Tutor Tales, Volume 27
This week, Star Shaker brought a classmate to our tutorial , explaining that they had to work together on a creative project for ESL class: a puppet theatre adaptation of a well-known movie. They needed me to help them write a script that would retell the plot of the movie in five minutes. ("Or less!" as Star Shaker insisted.)
My first thought was that it was a pretty clever assignment. It covered not just English practice but also the valuable skill of trimming something down to its essentials--something rarely taught in any English classes that I know of, these days. Besides, puppets are fun.
So what was the movie, I asked.
Titanic, they answered.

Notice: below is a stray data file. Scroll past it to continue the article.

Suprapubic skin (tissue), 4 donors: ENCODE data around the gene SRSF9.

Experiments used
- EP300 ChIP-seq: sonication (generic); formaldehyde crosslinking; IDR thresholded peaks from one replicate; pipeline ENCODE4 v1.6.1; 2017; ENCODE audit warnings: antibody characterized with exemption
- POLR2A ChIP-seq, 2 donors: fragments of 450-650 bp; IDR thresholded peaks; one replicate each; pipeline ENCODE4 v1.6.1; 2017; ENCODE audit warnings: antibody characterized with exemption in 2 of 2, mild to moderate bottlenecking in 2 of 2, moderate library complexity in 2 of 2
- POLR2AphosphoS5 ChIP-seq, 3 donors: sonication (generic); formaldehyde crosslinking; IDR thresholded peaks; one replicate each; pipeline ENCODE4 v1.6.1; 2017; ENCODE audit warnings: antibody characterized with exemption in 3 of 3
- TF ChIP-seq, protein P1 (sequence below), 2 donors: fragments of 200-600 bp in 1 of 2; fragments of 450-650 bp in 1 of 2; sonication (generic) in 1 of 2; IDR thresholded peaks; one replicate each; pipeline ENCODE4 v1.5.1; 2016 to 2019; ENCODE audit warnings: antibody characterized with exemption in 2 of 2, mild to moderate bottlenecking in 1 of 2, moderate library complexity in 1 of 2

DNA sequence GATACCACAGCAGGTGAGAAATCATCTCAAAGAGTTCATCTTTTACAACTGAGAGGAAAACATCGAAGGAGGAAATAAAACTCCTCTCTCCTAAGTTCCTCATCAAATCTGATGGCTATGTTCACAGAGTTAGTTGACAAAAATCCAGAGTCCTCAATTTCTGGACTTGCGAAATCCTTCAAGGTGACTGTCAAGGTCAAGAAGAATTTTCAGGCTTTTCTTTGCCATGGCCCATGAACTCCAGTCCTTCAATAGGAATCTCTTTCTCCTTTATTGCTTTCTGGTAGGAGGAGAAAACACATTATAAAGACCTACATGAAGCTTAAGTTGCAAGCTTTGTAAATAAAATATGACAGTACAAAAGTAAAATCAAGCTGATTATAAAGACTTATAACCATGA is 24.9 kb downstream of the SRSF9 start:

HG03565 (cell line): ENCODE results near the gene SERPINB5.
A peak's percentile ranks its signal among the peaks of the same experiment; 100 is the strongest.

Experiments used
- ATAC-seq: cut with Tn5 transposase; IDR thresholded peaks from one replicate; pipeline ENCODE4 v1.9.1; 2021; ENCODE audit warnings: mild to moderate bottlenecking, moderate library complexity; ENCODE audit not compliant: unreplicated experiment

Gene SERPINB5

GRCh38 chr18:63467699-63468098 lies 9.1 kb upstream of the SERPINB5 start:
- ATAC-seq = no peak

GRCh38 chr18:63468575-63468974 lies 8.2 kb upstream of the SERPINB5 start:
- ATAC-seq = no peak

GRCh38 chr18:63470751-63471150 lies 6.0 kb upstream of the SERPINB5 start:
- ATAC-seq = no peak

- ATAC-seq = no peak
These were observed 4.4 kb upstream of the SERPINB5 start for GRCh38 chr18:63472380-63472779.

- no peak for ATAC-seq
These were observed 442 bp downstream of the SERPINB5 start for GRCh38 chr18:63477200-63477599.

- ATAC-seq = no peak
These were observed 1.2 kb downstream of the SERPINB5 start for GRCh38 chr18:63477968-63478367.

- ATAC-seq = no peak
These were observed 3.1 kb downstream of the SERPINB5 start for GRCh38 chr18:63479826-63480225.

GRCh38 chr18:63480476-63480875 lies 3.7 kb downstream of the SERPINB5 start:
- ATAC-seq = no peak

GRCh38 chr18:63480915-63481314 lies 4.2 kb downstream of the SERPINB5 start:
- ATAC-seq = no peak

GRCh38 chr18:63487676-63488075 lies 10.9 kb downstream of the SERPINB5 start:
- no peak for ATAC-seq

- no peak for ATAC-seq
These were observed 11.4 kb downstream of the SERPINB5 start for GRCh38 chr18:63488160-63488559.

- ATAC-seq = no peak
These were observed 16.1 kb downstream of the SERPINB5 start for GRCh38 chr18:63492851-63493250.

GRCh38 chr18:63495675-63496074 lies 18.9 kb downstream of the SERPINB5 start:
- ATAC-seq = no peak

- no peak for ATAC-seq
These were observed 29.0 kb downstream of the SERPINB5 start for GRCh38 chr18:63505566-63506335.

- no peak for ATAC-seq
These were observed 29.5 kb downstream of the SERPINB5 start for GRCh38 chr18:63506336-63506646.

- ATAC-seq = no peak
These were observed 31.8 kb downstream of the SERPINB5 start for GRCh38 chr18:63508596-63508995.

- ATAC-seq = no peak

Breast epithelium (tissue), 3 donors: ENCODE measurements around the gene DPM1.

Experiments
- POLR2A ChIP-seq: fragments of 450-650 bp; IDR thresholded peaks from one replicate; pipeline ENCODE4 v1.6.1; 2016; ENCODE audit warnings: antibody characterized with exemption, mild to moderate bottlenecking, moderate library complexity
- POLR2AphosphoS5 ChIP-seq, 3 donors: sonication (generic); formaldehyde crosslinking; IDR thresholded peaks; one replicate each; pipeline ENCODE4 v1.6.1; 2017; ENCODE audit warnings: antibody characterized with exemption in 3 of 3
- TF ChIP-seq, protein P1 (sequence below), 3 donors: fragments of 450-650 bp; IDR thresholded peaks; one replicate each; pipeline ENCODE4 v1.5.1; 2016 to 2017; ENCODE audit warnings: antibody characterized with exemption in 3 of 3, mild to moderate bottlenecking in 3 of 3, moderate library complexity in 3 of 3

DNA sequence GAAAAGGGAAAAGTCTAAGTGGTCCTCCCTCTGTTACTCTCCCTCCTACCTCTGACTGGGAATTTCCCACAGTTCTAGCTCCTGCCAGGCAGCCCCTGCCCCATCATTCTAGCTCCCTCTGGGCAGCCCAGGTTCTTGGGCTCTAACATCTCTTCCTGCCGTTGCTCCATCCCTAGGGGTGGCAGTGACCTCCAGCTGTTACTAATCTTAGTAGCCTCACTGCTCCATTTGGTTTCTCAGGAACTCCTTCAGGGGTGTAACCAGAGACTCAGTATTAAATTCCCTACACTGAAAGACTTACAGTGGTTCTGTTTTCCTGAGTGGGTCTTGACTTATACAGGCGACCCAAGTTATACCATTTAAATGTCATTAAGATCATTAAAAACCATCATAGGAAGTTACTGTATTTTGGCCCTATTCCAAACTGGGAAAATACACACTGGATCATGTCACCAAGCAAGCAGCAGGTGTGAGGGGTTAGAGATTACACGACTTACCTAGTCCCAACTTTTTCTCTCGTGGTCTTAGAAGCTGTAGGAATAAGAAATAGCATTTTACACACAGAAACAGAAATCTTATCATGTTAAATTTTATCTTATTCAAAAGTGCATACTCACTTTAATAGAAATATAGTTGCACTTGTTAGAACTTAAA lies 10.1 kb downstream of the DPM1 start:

And I thought: Oh, just smack me with an iceberg now and get it over with . . .
Then again, I've never been one to back down from an English class challenge. And what a challenge this was! Star Shaker had never seen Titanic; her partner had watched it only once, about three years ago; and Yours Truly last watched it in its entirety perhaps ten years ago. They had also come to the tutorial without doing any research on the movie. Not that I expected them to watch the whole thing, but Wikipedia is supposed to be the desperate student's best friend, you know. And what would the girls have done if I had never seen Titanic?
To make a long story short (Is this a third-rate pun?), it was a choppy crossing, but we got there in the end. Here is, from my memory, the finished script, stage directions not included:
(Setting: Brock's workplace)
Brock: Good morning. I heard that you have something to tell me about the necklace I'm looking for.
Old Rose: Yes, I do. Let me start from the beginning . . .